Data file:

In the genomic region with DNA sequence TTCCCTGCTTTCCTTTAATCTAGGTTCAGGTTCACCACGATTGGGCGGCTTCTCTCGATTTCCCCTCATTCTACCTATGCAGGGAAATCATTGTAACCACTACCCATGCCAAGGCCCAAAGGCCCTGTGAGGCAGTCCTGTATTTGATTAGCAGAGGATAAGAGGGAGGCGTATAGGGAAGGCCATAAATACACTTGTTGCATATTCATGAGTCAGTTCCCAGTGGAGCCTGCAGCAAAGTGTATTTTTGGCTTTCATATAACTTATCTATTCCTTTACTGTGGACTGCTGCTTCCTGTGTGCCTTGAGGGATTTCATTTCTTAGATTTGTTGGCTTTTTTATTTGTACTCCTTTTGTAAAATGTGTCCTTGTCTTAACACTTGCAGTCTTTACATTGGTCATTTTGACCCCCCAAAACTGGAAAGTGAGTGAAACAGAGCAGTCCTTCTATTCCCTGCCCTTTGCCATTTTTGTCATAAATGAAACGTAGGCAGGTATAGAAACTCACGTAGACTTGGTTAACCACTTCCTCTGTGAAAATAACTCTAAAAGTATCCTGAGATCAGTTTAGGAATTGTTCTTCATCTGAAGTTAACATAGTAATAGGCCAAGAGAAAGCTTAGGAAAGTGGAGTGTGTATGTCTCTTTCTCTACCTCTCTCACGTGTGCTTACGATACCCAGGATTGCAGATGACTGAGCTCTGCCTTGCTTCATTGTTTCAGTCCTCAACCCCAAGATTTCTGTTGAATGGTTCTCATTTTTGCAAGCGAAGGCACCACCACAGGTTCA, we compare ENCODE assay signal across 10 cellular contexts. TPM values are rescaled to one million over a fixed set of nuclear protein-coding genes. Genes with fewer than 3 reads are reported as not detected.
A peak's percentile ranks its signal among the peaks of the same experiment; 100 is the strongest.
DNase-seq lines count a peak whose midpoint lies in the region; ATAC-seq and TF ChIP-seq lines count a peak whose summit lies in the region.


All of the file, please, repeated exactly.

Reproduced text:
In the genomic region with DNA sequence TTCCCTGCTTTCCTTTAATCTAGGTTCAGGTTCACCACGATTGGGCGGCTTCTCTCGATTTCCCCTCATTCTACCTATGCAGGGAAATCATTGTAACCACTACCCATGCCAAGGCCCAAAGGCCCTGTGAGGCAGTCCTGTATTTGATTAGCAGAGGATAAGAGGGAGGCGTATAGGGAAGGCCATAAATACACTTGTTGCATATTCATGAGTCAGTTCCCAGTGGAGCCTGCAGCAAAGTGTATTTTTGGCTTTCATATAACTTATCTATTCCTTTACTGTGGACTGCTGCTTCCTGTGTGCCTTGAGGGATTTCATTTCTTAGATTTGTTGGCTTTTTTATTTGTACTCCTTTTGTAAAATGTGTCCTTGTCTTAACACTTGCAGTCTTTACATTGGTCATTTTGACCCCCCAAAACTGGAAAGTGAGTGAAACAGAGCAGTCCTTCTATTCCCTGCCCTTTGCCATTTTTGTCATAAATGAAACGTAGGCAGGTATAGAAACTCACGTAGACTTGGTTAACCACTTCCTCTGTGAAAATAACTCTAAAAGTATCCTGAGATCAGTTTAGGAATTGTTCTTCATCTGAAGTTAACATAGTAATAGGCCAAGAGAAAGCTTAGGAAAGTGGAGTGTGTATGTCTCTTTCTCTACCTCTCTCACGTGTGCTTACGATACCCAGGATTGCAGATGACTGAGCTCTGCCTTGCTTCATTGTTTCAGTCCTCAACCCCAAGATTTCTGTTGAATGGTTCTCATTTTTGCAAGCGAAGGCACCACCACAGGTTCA, we compare ENCODE assay signal across 10 cellular contexts. TPM values are rescaled to one million over a fixed set of nuclear protein-coding genes. Genes with fewer than 3 reads are reported as not detected.
A peak's percentile ranks its signal among the peaks of the same experiment; 100 is the strongest.
DNase-seq lines count a peak whose midpoint lies in the region; ATAC-seq and TF ChIP-seq lines count a peak whose summit lies in the region.